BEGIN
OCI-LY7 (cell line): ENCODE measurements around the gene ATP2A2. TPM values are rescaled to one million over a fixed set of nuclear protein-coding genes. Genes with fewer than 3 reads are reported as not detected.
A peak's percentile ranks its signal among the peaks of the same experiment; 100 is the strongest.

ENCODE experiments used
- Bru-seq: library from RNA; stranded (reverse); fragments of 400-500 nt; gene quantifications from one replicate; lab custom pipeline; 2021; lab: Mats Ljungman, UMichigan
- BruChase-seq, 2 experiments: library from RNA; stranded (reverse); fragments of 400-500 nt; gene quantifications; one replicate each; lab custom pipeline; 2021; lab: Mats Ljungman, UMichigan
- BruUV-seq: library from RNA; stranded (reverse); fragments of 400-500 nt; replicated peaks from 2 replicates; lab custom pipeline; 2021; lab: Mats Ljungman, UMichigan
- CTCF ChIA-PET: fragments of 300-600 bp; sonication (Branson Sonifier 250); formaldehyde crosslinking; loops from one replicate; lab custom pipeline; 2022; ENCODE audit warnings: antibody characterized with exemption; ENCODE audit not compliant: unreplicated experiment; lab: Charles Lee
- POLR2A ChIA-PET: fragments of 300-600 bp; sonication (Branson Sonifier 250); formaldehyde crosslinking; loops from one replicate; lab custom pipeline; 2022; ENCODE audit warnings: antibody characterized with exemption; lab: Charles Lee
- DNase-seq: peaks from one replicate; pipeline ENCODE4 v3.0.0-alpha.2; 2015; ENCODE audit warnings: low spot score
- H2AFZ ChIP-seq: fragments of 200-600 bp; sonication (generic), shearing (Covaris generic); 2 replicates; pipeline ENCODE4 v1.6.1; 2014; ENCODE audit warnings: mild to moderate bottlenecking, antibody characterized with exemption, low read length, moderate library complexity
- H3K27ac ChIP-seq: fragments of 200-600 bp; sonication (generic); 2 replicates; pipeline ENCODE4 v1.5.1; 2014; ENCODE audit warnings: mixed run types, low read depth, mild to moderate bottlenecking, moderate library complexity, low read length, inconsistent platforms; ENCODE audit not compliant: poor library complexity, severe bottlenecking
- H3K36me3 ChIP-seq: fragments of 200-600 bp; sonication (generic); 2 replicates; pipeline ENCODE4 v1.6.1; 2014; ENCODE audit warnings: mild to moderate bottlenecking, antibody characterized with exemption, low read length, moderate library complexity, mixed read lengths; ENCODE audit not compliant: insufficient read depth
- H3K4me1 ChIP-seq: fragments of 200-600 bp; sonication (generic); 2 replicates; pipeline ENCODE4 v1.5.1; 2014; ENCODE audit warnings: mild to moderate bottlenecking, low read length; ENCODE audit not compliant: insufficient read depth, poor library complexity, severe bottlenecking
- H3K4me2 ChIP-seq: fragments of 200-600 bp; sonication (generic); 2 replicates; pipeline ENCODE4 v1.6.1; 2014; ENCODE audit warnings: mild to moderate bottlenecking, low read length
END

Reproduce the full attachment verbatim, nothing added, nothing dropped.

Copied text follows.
OCI-LY7 (cell line): ENCODE measurements around the gene ATP2A2. TPM values are rescaled to one million over a fixed set of nuclear protein-coding genes. Genes with fewer than 3 reads are reported as not detected.
A peak's percentile ranks its signal among the peaks of the same experiment; 100 is the strongest.

ENCODE experiments used
- Bru-seq: library from RNA; stranded (reverse); fragments of 400-500 nt; gene quantifications from one replicate; lab custom pipeline; 2021; lab: Mats Ljungman, UMichigan
- BruChase-seq, 2 experiments: library from RNA; stranded (reverse); fragments of 400-500 nt; gene quantifications; one replicate each; lab custom pipeline; 2021; lab: Mats Ljungman, UMichigan
- BruUV-seq: library from RNA; stranded (reverse); fragments of 400-500 nt; replicated peaks from 2 replicates; lab custom pipeline; 2021; lab: Mats Ljungman, UMichigan
- CTCF ChIA-PET: fragments of 300-600 bp; sonication (Branson Sonifier 250); formaldehyde crosslinking; loops from one replicate; lab custom pipeline; 2022; ENCODE audit warnings: antibody characterized with exemption; ENCODE audit not compliant: unreplicated experiment; lab: Charles Lee
- POLR2A ChIA-PET: fragments of 300-600 bp; sonication (Branson Sonifier 250); formaldehyde crosslinking; loops from one replicate; lab custom pipeline; 2022; ENCODE audit warnings: antibody characterized with exemption; lab: Charles Lee
- DNase-seq: peaks from one replicate; pipeline ENCODE4 v3.0.0-alpha.2; 2015; ENCODE audit warnings: low spot score
- H2AFZ ChIP-seq: fragments of 200-600 bp; sonication (generic), shearing (Covaris generic); 2 replicates; pipeline ENCODE4 v1.6.1; 2014; ENCODE audit warnings: mild to moderate bottlenecking, antibody characterized with exemption, low read length, moderate library complexity
- H3K27ac ChIP-seq: fragments of 200-600 bp; sonication (generic); 2 replicates; pipeline ENCODE4 v1.5.1; 2014; ENCODE audit warnings: mixed run types, low read depth, mild to moderate bottlenecking, moderate library complexity, low read length, inconsistent platforms; ENCODE audit not compliant: poor library complexity, severe bottlenecking
- H3K36me3 ChIP-seq: fragments of 200-600 bp; sonication (generic); 2 replicates; pipeline ENCODE4 v1.6.1; 2014; ENCODE audit warnings: mild to moderate bottlenecking, antibody characterized with exemption, low read length, moderate library complexity, mixed read lengths; ENCODE audit not compliant: insufficient read depth
- H3K4me1 ChIP-seq: fragments of 200-600 bp; sonication (generic); 2 replicates; pipeline ENCODE4 v1.5.1; 2014; ENCODE audit warnings: mild to moderate bottlenecking, low read length; ENCODE audit not compliant: insufficient read depth, poor library complexity, severe bottlenecking
- H3K4me2 ChIP-seq: fragments of 200-600 bp; sonication (generic); 2 replicates; pipeline ENCODE4 v1.6.1; 2014; ENCODE audit warnings: mild to moderate bottlenecking, low read length